Have you ever thought to use a clock to identify mineral deposits or concealed water resources within the Earth? An international team headed by astrophysicists Philippe Jetzer and Ruxandra Bondarescu from the University of Zurich is convinced that ultraprecise portable atomic clocks will make this a reality in the next decade. The scientists argue that these atomic clocks have already reached the necessary degree of precision to be useful for geophysical surveying. They say that such clocks will provide the most direct measurement of the geoid the Earth's true physical form. It will also be possible to combine atomic clocks measurements to existent geophysical methods to explore the interior of the Earth.
Determining geoid from general relativity
Today, the Earth's geoid the surface of constant gravitational potential that extends the mean sea level can only be determined indirectly. On continents, the geoid can be calculated by tracking the altitude of satellites in orbit. Picking the right surface is a complicated, multivalued problem. The spatial resolution of the geoid computed this way is low approximately 100 km.
Using atomic clocks to determine the geoid is an idea based on general relativity that has been discussed for the past 30 years. Clocks located at different distances from a heavy body like our Earth tick at different rates. Similarly, the closer a clock is to a heavy underground structure the slower it ticks a clock positioned over an iron ore will tick slower than one that sits above an empty cave. "In 2010 ultraprecise atomic clocks have measured the time difference between two clocks, one positioned 33 centimeters above the other," explains Bondarescu before adding: "Local mapping of the geoid to an equivalent height of 1 centimeter with atomic clocks seems ambitions, but within the reach of atomic clock technology."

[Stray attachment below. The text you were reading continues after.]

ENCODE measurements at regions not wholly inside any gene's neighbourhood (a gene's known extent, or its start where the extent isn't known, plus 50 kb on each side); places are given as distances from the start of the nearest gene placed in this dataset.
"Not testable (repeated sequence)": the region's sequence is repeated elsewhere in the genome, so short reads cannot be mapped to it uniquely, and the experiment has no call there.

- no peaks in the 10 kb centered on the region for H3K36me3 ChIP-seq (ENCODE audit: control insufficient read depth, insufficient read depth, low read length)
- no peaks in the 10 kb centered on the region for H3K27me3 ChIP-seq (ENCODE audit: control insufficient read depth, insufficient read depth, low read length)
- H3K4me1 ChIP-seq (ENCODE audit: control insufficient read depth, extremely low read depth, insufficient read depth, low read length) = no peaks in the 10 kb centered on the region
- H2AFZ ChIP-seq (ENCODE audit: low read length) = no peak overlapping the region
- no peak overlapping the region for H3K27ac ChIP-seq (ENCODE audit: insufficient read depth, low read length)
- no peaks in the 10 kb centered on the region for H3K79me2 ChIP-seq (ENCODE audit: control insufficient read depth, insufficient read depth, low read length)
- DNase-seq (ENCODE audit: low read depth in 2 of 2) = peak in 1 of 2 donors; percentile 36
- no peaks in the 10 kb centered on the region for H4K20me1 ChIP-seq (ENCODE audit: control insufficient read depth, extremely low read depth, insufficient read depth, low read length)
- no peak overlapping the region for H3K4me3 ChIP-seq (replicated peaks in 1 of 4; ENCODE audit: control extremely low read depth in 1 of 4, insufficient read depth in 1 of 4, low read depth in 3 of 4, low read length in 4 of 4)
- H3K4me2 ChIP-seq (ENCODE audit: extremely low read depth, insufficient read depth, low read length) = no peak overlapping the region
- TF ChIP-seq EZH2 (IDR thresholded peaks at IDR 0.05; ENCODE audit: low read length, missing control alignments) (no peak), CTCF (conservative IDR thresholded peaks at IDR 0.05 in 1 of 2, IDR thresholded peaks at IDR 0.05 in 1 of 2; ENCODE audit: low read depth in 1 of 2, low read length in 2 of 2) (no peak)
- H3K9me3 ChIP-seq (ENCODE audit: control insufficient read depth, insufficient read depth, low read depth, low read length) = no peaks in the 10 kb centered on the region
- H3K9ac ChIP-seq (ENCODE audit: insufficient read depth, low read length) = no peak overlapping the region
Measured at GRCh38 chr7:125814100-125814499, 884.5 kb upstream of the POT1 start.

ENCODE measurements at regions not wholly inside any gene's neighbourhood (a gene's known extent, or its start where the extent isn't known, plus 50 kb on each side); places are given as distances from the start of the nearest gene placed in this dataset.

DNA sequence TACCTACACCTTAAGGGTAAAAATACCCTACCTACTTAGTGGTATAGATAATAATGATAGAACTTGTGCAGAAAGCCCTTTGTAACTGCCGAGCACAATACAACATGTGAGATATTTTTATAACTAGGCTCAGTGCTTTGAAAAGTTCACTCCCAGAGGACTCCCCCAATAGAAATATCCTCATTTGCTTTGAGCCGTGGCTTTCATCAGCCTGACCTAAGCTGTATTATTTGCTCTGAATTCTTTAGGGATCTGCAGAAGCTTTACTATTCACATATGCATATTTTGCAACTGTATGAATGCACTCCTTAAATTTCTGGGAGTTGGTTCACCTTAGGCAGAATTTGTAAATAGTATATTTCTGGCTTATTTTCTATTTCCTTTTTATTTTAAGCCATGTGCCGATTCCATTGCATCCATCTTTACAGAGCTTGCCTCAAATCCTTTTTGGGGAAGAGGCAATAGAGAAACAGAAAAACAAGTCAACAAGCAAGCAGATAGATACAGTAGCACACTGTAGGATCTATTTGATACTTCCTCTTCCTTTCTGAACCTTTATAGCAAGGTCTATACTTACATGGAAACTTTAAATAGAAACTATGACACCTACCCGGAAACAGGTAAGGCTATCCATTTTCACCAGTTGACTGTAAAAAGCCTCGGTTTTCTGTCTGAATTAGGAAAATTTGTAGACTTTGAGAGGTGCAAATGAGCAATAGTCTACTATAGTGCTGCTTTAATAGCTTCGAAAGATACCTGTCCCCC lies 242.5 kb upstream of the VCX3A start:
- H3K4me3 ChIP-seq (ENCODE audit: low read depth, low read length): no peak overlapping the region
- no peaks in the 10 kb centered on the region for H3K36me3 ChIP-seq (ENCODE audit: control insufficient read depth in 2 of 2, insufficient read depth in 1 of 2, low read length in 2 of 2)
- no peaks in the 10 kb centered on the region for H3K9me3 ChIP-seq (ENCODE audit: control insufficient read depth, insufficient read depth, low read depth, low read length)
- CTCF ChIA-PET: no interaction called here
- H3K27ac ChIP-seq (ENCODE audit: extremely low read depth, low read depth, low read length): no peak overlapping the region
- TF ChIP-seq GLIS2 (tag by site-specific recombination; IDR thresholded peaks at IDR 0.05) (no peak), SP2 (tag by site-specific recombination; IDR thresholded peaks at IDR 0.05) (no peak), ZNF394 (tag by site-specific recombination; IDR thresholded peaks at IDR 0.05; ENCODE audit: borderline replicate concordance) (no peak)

Geophysical surveying with atomic clocks
According to Bondarescu, if
|Contact: Ruxandra Bondarescu|
University of Zurich